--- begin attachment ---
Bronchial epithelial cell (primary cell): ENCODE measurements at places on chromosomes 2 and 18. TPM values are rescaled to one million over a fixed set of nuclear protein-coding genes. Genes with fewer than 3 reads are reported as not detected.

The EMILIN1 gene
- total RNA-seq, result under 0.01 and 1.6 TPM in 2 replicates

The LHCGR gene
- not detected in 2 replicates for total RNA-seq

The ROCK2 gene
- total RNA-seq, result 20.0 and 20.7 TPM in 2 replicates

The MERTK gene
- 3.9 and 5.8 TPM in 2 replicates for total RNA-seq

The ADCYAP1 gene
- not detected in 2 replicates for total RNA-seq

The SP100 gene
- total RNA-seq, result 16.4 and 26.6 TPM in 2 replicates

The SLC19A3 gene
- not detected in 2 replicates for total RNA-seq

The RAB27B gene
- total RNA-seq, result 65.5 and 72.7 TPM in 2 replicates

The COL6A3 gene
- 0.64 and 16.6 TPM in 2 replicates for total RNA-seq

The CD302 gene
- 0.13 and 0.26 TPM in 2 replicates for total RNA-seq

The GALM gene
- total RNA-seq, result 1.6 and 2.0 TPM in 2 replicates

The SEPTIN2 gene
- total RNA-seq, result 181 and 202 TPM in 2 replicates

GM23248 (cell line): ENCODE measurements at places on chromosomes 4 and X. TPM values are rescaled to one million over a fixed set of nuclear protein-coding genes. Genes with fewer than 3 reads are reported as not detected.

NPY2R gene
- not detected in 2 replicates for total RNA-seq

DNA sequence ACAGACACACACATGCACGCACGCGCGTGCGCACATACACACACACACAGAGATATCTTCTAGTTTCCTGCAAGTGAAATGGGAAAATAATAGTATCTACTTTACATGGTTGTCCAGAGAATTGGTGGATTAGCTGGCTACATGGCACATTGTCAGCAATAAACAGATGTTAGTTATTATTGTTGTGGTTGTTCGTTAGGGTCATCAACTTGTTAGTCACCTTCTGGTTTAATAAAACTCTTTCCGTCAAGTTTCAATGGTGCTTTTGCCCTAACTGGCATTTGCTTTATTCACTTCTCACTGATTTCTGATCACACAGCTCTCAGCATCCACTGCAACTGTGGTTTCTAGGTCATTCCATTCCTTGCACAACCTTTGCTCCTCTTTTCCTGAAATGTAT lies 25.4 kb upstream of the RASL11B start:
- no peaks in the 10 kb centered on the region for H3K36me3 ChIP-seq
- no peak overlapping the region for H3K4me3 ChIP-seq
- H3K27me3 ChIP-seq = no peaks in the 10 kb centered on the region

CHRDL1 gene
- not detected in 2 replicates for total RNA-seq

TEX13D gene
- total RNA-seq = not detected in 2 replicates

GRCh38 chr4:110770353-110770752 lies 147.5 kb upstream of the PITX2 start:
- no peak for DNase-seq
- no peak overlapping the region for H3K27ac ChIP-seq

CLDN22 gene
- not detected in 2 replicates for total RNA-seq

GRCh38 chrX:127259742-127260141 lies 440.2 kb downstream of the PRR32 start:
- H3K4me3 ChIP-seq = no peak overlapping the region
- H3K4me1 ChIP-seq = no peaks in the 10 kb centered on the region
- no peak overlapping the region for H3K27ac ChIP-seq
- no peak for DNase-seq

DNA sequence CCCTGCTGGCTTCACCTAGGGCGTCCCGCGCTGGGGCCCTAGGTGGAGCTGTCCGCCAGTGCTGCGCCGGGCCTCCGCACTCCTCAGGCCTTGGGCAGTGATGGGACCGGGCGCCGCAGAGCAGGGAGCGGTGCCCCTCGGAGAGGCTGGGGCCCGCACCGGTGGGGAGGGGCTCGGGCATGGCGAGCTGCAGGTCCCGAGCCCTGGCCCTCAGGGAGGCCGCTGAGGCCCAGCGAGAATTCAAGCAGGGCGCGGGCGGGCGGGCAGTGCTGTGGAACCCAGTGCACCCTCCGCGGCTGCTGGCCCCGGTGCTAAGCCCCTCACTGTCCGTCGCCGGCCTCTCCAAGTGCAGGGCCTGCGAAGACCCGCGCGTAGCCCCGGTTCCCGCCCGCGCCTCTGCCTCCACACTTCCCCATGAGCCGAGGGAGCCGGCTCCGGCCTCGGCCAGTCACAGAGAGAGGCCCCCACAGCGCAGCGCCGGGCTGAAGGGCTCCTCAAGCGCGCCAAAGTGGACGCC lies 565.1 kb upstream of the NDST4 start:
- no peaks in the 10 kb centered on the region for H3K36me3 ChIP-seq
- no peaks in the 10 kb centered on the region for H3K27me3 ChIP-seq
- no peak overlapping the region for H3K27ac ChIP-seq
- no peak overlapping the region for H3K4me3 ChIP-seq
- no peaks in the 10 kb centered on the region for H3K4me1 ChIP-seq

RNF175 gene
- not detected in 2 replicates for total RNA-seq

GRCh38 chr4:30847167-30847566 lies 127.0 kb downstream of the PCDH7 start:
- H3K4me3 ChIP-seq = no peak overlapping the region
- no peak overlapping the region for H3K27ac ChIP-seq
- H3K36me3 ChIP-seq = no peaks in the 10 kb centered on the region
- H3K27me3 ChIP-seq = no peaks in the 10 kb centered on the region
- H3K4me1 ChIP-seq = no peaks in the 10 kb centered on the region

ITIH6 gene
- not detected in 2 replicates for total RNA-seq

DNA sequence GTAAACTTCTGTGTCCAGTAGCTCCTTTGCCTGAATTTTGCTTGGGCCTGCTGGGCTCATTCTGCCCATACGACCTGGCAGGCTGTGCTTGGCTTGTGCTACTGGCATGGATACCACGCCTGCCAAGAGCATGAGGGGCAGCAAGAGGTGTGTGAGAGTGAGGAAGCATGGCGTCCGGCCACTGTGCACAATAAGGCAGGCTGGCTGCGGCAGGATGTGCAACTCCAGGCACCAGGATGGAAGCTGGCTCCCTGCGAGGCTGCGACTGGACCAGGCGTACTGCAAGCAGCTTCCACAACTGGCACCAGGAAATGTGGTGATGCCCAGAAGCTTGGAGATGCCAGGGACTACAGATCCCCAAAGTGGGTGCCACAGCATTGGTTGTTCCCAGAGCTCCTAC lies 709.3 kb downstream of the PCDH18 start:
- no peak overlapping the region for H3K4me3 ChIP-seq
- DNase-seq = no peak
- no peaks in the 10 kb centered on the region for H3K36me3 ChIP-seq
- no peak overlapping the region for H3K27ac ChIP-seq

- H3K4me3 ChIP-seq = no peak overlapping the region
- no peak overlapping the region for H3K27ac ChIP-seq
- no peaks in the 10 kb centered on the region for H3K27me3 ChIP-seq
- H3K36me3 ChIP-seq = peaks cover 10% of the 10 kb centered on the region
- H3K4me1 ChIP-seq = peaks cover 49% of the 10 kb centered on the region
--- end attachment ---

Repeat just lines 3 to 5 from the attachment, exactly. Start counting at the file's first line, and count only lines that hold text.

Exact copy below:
- total RNA-seq, result under 0.01 and 1.6 TPM in 2 replicates

The LHCGR gene
- not detected in 2 replicates for total RNA-seq